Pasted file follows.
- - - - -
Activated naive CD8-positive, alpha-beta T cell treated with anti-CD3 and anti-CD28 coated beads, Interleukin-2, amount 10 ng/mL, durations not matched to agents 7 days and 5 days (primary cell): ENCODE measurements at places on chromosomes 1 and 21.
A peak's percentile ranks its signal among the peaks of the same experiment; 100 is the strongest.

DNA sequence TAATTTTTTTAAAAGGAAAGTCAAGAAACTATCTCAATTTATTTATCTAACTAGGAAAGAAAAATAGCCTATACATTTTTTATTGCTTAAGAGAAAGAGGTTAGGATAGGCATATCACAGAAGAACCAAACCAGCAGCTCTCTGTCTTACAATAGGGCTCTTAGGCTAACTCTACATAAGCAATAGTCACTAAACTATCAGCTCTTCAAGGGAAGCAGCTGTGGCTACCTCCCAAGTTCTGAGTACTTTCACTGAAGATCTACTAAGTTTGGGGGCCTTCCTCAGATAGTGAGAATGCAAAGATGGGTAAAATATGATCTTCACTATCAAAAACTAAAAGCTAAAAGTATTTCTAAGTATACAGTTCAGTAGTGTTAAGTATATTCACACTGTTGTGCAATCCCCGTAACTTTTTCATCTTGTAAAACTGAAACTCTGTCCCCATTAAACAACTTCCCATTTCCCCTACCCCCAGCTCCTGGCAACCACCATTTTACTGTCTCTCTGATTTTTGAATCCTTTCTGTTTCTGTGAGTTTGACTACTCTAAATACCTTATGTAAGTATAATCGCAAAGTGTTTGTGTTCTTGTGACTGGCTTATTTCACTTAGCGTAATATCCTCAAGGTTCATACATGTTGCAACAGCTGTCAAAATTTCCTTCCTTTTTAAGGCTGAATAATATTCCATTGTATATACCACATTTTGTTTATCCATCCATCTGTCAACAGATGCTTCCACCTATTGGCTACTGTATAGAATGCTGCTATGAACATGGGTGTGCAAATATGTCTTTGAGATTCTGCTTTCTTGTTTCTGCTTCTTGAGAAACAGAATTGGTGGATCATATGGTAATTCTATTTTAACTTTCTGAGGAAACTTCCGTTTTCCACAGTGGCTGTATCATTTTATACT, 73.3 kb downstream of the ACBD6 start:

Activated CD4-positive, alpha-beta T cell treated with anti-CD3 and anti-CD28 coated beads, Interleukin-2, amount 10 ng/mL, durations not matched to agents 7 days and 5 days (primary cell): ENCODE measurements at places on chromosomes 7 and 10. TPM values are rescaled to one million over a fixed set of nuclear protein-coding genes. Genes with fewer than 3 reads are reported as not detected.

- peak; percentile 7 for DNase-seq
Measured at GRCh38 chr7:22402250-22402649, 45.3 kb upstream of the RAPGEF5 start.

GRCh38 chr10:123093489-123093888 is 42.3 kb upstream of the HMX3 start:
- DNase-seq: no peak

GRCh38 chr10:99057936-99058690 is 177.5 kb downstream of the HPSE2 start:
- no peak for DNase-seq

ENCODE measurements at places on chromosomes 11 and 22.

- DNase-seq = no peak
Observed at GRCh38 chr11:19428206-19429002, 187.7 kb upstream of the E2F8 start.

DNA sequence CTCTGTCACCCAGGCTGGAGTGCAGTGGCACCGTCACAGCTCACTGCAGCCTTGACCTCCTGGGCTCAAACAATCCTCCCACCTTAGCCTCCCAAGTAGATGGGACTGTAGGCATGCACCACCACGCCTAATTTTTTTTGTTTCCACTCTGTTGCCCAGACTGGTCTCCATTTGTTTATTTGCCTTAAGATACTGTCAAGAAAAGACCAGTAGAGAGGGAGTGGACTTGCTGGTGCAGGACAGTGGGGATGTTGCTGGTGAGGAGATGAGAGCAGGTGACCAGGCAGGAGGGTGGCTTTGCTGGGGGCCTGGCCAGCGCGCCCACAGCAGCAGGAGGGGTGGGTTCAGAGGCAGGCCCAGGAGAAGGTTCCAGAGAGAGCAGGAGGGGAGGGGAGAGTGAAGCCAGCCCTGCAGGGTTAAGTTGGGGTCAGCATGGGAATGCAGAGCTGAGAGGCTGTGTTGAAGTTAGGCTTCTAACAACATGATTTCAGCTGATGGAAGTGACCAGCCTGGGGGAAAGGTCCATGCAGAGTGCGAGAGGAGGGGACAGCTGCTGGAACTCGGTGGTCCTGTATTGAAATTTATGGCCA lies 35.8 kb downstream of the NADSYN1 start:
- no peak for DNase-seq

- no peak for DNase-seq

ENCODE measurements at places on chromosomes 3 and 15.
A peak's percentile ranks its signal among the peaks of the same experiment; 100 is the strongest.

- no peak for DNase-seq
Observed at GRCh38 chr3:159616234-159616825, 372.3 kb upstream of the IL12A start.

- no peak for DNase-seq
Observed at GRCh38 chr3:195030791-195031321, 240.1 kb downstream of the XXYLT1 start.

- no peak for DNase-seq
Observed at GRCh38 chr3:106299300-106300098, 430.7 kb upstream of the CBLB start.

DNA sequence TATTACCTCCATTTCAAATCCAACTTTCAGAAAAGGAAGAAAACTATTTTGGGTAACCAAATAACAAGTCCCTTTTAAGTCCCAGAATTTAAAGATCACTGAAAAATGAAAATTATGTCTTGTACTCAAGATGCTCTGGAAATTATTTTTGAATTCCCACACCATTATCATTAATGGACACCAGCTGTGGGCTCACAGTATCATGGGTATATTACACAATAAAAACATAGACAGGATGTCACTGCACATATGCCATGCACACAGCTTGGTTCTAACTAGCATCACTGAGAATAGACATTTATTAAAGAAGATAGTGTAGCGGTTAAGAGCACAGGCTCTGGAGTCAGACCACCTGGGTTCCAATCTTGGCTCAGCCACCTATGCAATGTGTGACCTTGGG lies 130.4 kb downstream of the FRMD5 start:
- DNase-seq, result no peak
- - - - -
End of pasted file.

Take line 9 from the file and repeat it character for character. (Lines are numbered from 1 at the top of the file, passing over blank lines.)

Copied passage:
GRCh38 chr10:99057936-99058690 is 177.5 kb downstream of the HPSE2 start: